Dennison Manufacturing Company let work out into private homes in surrounding communities and paid piece rates for it for many decades. This work, primarily attaching strings to tags, benefited both the company and the community but contained the potential for abusive child labor. Home work declined when machinery could be substituted for hand labor, but machinery capable of replacing all handwork was never developed. Social and political pressures to reduce or eliminate child labor increased the incentives to end home work; but not until the depression of the 1930s, when national efforts to put men back to work gained momentum, did home manufacture end in the tag and other industries. This article uses internal company documents spanning the period 1912 to 1935 to illuminate the company's policy towards this work. It also relies on the recollections of many of those who performed the work when they were children. This research contributes to a substantial body of literature on home work by providing a case study on one company and enriching it with human testimony.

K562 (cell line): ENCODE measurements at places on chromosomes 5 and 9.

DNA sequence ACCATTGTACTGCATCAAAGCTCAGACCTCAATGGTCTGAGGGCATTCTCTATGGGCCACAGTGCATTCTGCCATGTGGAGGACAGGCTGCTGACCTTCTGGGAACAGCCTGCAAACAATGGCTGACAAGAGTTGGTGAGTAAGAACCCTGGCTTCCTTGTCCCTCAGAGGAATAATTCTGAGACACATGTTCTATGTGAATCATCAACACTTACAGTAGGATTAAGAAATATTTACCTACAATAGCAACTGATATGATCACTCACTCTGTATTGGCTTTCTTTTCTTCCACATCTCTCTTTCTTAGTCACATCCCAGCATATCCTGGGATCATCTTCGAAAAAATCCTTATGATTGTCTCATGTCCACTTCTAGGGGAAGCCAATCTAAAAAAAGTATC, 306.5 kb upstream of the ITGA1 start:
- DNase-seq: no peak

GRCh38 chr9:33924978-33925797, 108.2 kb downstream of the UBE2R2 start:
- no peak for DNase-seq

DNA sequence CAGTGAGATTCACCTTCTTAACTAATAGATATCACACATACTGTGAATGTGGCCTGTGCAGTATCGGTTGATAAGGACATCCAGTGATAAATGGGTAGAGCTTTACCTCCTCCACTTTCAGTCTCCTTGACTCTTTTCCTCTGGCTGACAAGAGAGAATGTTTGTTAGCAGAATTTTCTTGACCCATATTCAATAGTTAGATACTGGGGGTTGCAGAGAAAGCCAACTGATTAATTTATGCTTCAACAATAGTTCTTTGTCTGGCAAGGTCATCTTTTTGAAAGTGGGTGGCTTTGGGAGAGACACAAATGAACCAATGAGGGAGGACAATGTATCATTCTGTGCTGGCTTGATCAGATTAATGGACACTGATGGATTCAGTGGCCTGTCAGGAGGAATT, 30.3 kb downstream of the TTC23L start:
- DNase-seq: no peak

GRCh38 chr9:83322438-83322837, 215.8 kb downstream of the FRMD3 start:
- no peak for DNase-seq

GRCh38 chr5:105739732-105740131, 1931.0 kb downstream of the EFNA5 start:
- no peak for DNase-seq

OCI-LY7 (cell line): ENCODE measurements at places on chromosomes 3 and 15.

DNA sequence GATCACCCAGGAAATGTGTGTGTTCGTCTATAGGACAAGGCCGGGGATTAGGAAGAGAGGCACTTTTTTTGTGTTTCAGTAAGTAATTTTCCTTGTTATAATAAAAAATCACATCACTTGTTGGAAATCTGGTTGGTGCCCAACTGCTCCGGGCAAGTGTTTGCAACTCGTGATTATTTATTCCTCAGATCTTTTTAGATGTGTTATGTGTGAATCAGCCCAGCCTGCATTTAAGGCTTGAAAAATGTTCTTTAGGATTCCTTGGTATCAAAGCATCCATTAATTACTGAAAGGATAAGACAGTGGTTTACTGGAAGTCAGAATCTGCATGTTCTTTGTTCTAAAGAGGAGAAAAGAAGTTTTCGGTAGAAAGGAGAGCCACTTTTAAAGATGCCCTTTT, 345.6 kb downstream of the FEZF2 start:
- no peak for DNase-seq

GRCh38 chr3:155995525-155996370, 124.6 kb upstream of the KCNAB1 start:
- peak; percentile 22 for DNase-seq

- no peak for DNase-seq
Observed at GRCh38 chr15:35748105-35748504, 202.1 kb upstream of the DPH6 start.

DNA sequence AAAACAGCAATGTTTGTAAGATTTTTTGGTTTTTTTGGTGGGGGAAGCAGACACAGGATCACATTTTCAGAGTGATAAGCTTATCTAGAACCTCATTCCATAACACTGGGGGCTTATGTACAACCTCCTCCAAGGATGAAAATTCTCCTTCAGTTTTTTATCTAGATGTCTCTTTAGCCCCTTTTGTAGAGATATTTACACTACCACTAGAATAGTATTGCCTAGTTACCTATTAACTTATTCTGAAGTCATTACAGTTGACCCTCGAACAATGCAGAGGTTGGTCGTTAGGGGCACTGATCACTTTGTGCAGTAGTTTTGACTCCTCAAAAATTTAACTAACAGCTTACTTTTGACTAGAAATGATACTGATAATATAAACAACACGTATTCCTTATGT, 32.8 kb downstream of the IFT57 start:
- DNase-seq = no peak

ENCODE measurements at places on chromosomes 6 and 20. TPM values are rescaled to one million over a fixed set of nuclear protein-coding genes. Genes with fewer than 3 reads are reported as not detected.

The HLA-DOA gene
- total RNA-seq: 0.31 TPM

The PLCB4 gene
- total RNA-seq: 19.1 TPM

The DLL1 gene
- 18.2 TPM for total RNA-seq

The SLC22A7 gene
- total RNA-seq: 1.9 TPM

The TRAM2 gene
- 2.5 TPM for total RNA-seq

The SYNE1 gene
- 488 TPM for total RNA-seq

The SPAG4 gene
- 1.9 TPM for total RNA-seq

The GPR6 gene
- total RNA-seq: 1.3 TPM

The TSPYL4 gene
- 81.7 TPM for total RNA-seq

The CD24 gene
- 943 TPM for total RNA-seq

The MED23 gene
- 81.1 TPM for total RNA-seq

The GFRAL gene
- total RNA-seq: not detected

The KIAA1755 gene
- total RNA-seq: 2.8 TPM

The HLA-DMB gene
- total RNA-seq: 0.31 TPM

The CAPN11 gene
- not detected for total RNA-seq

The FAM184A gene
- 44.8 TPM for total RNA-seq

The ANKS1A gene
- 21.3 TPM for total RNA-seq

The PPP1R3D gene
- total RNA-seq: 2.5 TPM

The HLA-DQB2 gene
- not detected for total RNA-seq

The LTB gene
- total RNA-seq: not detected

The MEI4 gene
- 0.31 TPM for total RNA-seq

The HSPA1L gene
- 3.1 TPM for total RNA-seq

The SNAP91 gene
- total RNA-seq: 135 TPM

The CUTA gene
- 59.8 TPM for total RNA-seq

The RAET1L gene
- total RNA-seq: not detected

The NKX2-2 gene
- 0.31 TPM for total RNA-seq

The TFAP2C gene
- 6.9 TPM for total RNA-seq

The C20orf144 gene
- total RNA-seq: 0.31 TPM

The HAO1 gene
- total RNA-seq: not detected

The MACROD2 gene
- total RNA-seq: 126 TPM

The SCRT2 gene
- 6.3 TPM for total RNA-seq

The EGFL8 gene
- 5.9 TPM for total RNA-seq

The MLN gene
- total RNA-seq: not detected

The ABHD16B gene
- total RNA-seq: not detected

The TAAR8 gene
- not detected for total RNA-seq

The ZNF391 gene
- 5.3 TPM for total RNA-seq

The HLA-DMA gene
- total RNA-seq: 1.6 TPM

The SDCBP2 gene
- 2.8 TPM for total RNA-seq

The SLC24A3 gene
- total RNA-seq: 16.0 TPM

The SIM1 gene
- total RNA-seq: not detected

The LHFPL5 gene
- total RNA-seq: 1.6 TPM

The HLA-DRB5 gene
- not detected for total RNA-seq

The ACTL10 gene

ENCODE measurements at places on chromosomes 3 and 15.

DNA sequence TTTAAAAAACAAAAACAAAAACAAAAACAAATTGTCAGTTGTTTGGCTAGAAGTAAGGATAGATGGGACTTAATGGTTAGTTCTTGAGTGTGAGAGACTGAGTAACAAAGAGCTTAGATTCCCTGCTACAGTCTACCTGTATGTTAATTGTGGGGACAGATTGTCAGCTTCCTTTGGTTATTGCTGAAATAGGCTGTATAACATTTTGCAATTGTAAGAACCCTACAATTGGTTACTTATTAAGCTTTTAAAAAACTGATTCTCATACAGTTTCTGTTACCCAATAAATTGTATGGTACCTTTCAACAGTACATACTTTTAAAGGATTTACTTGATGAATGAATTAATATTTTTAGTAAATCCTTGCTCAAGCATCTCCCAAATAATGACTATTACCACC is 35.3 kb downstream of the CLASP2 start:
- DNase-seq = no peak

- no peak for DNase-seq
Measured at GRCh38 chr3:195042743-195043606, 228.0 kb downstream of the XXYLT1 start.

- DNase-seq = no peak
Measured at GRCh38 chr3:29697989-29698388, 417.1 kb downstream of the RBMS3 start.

1 Home work is commonly called a cottage industry. Other terms are outside work, industrial home work and industrial home manufactures. The workers involved here are called outside or home workers. Dennison did send other types of work into the home. Of these, box making was the most important. However, box making ended voluntarily because it involved skilled labor and needed supervision.
2 Williamson Oliver E., “Transaction-Cost Economics: The Governance of Contractual Relations,” The Journal of Law and Economics 22 (Oct. 1979): 233–261.